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Retention of local conformational compactness in unfolding of barnase; Contribution of end-to-end interactions within quasi-modules

View Article: PubMed Central - PubMed

ABSTRACT

To understand how protein reduces the conformational space to be searched for the native structure, it is crucial to characterize ensembles of conformations on the way of folding processes, in particular ensembles of relatively long-range structures connecting between an extensively unfolded state and a state with a native-like overall chain topology. To analyze such intermediate conformations, we performed multiple unfolding molecular dynamics simulations of barnase at 498K. Some short-range structures such as part of helix and turn were well sustained while most of the secondary structures and the hydrophobic cores were eventually lost, which is consistent with the results by other experimental and computational studies. The most important novel findings were persistence of long-range relatively compact substructures, which was captured by exploiting the concept of module. Module is originally introduced to describe the hierarchical structure of a globular protein in the native state. Modules are conceptually such relatively compact substructures that are resulted from partitioning the native structure of a globular protein completely into several contiguous segments with the least extended conformations. We applied this concept of module to detect a possible hierarchical structure of each snapshot structure in unfolding processes as well. Along with this conceptual extension, such detected relatively compact substructures are named quasi-modules. We found almost perfect persistence of quasi-module boundaries that are positioned close to the native module boundaries throughout the unfolding trajectories. Relatively compact conformations of the quasi-modules seemed to be retained mainly by hydrophobic interactions formed between residues located at both terminal regions within each module. From these results, we propose a hypothesis that hierarchical folding with the early formation of quasi-modules effectively reduces search space for the native structure.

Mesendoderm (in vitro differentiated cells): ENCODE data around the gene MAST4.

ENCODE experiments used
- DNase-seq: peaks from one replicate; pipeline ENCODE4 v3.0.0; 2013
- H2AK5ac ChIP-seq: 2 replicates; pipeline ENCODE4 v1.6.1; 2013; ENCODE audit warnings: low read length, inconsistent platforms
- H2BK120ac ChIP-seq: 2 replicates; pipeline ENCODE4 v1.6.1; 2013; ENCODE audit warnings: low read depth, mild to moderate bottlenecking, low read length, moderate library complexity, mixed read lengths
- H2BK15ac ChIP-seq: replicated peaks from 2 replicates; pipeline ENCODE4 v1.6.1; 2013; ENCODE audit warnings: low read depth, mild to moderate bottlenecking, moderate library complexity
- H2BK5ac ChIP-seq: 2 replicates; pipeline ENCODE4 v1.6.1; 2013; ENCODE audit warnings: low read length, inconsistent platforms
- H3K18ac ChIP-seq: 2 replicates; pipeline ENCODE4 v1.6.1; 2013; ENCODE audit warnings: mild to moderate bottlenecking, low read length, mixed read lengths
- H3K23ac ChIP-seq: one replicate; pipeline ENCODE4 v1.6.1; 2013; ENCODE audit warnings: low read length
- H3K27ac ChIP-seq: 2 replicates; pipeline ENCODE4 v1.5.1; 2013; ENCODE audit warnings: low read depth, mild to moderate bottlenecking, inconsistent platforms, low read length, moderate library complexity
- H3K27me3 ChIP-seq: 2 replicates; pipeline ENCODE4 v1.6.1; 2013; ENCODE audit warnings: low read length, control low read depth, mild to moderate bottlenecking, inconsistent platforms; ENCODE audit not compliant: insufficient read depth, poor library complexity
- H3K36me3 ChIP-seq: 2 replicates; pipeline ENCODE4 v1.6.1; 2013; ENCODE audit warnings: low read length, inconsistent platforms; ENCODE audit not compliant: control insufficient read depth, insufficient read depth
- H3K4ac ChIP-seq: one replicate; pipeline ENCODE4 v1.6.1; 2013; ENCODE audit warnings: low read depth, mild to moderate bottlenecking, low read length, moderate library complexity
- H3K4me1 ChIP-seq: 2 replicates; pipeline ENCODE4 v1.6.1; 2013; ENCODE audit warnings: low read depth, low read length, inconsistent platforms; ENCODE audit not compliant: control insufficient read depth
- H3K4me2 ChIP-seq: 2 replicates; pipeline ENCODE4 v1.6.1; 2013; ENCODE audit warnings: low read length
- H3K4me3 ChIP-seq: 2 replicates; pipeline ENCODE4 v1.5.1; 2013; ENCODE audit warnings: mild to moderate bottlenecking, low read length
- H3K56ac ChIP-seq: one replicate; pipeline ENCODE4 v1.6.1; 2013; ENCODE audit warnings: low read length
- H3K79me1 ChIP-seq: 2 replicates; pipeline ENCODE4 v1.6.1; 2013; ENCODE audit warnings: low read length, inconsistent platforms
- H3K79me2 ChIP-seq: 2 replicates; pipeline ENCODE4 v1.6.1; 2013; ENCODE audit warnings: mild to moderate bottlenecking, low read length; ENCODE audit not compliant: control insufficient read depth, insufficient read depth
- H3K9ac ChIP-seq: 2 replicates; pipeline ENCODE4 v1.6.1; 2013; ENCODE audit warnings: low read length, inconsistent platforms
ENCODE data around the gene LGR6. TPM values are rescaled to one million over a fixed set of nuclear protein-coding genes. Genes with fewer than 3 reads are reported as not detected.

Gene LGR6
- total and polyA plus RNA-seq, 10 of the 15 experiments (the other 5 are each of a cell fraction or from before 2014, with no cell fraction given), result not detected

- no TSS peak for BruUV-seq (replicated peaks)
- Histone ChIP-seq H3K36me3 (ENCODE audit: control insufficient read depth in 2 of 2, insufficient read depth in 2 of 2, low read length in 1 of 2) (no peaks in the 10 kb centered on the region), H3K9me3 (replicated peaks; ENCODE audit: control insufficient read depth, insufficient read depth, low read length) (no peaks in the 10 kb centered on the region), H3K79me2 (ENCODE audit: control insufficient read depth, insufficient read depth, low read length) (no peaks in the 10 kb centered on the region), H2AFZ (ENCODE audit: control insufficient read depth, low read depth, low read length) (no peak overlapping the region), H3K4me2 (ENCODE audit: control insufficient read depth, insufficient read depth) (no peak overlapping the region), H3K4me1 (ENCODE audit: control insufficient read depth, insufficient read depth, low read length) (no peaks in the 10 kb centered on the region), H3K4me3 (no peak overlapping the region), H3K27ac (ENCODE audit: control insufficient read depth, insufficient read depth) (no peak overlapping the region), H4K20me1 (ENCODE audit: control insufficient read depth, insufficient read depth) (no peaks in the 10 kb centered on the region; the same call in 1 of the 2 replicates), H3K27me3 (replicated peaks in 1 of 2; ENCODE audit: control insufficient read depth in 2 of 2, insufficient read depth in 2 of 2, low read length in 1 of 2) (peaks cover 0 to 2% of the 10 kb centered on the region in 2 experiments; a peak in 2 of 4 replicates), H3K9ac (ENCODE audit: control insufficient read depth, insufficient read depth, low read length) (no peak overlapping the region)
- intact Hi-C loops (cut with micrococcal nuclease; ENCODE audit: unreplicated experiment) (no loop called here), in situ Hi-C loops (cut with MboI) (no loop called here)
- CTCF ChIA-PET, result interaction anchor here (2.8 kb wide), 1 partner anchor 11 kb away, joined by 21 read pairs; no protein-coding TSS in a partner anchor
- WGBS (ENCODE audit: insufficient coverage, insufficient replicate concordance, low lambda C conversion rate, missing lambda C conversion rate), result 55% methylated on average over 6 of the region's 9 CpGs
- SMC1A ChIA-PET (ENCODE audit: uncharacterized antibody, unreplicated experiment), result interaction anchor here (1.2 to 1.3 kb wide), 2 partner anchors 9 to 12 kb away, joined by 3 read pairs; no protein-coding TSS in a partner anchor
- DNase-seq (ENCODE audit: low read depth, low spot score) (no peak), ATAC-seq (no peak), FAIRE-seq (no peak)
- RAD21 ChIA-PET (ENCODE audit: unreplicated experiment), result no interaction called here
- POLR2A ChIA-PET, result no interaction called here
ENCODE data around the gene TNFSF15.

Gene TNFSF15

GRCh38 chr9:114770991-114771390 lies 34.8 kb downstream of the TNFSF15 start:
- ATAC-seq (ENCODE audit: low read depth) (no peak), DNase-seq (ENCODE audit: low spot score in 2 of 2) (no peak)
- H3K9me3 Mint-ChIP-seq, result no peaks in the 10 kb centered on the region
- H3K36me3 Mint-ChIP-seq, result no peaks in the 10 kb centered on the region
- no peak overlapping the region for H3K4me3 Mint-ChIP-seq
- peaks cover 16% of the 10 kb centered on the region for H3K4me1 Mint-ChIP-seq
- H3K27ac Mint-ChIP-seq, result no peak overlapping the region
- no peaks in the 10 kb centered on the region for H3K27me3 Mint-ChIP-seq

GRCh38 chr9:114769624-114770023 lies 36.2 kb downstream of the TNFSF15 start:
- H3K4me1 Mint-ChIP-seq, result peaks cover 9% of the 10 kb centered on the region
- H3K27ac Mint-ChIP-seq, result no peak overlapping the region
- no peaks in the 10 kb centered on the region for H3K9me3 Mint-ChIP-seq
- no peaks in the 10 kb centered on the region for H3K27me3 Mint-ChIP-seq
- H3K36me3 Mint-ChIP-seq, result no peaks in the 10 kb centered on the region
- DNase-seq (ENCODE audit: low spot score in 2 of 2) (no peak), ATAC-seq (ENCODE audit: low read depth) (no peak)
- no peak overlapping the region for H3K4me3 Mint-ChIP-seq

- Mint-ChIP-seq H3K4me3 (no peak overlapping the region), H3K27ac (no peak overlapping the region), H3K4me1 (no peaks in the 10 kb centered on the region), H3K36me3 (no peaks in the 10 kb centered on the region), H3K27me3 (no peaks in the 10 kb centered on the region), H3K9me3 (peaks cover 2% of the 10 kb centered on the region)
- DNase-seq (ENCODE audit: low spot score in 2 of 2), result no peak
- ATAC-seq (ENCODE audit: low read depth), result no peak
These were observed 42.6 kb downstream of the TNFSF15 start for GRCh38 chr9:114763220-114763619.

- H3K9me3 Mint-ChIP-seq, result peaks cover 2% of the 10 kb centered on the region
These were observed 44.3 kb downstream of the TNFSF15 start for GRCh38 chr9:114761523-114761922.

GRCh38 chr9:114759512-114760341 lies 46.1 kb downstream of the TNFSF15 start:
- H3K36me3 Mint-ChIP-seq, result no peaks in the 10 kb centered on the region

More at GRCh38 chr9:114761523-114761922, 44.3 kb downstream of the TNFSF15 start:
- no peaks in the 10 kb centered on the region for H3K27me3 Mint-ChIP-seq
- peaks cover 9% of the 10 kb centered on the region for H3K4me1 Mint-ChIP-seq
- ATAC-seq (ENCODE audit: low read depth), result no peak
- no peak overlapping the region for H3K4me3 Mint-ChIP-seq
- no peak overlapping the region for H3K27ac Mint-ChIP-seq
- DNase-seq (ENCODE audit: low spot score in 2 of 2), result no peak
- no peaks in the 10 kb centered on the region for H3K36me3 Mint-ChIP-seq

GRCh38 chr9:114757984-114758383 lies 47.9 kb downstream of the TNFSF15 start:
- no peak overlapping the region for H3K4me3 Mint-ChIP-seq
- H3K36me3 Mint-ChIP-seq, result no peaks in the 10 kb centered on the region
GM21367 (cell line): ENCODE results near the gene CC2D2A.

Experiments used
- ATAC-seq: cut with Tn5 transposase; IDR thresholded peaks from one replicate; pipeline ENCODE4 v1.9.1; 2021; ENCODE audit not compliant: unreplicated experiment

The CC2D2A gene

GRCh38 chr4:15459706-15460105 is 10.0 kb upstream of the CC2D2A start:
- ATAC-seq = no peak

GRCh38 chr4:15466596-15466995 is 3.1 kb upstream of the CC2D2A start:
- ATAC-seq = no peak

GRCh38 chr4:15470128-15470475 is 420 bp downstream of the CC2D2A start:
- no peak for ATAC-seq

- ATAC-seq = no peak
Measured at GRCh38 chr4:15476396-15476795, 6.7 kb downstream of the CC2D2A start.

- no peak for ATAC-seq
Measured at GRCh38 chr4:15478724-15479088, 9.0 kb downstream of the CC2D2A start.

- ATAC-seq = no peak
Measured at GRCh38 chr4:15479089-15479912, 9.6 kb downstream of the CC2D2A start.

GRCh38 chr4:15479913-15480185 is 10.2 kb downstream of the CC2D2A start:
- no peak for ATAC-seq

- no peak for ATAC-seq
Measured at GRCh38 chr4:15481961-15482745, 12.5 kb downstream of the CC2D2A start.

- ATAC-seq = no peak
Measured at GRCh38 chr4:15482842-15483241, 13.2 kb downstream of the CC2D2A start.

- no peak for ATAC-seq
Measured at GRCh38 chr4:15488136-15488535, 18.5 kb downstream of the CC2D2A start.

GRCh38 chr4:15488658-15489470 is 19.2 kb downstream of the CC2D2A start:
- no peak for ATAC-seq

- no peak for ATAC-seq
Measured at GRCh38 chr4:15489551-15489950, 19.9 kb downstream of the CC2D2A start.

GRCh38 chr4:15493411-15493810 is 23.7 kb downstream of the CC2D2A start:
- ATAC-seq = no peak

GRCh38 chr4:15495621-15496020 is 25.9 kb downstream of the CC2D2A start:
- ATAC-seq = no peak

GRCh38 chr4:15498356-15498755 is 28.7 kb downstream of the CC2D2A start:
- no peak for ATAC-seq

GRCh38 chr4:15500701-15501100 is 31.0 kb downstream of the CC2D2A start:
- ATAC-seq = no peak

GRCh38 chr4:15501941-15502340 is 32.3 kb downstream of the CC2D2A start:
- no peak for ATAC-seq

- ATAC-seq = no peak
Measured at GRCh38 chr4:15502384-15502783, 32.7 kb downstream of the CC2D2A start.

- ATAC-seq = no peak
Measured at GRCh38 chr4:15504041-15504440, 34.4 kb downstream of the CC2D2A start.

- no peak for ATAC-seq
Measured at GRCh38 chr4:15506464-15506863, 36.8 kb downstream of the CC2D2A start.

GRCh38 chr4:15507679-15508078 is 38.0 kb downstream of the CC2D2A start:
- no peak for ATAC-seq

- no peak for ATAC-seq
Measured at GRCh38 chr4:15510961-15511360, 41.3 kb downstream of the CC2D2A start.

No MeSH data available.


Cα-RMSDs from the X-ray structure as a function of time. Cα-RMSD trajectories of ten unfolding simulations (D1–D10) and of a control simulation at 300 K are shown. Each trajectory is indicated in different color.
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f2-3_1: Cα-RMSDs from the X-ray structure as a function of time. Cα-RMSD trajectories of ten unfolding simulations (D1–D10) and of a control simulation at 300 K are shown. Each trajectory is indicated in different color.

Mentions: Trajectories of Cα-RMSD from the X-ray structure for the ten molecular dynamics simulations at 498 K show that barnase was progressively unfolded in various ways (Fig. 2). Conformations at 3 ns end points of the ten unfolding trajectories were largely different from the native structure and also different from each other (Fig. 3). Properties of these final structures are shown in Table 1. Seven of the ten unfolding trajectories reached Cα-RMSD of more than 10 angstrom. Less than 20% of the native hydrogen bonds were retained at 3 ns end points of 8 trajectories. These results demonstrate that various unfolding pathways of barnase were sampled in our simulations. Detailed analyses of persistence or loss of specific structural elements are described below.